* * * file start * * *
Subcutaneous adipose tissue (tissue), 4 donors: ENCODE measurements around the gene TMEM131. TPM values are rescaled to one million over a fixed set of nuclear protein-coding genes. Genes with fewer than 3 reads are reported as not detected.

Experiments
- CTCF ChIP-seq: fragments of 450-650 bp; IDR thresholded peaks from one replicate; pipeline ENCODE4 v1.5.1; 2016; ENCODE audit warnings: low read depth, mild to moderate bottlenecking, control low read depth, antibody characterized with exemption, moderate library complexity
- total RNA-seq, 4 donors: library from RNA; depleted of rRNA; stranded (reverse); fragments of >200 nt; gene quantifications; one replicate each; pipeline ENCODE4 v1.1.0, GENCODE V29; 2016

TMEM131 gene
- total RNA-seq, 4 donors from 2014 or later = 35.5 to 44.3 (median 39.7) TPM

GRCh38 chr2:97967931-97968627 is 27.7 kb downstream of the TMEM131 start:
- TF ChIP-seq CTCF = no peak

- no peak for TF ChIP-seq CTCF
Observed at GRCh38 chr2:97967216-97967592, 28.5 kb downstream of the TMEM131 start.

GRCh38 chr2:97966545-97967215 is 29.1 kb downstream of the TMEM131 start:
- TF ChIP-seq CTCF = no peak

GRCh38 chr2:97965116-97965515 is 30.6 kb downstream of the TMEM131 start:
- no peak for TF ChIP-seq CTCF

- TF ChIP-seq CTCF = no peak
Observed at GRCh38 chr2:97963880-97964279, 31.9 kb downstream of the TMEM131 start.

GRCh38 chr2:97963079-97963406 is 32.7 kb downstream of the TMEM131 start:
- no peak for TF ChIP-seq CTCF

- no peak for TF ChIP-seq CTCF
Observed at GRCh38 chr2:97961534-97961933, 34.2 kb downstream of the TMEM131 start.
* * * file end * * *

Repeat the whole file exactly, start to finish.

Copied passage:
Subcutaneous adipose tissue (tissue), 4 donors: ENCODE measurements around the gene TMEM131. TPM values are rescaled to one million over a fixed set of nuclear protein-coding genes. Genes with fewer than 3 reads are reported as not detected.

Experiments
- CTCF ChIP-seq: fragments of 450-650 bp; IDR thresholded peaks from one replicate; pipeline ENCODE4 v1.5.1; 2016; ENCODE audit warnings: low read depth, mild to moderate bottlenecking, control low read depth, antibody characterized with exemption, moderate library complexity
- total RNA-seq, 4 donors: library from RNA; depleted of rRNA; stranded (reverse); fragments of >200 nt; gene quantifications; one replicate each; pipeline ENCODE4 v1.1.0, GENCODE V29; 2016

TMEM131 gene
- total RNA-seq, 4 donors from 2014 or later = 35.5 to 44.3 (median 39.7) TPM

GRCh38 chr2:97967931-97968627 is 27.7 kb downstream of the TMEM131 start:
- TF ChIP-seq CTCF = no peak

- no peak for TF ChIP-seq CTCF
Observed at GRCh38 chr2:97967216-97967592, 28.5 kb downstream of the TMEM131 start.

GRCh38 chr2:97966545-97967215 is 29.1 kb downstream of the TMEM131 start:
- TF ChIP-seq CTCF = no peak

GRCh38 chr2:97965116-97965515 is 30.6 kb downstream of the TMEM131 start:
- no peak for TF ChIP-seq CTCF

- TF ChIP-seq CTCF = no peak
Observed at GRCh38 chr2:97963880-97964279, 31.9 kb downstream of the TMEM131 start.

GRCh38 chr2:97963079-97963406 is 32.7 kb downstream of the TMEM131 start:
- no peak for TF ChIP-seq CTCF

- no peak for TF ChIP-seq CTCF
Observed at GRCh38 chr2:97961534-97961933, 34.2 kb downstream of the TMEM131 start.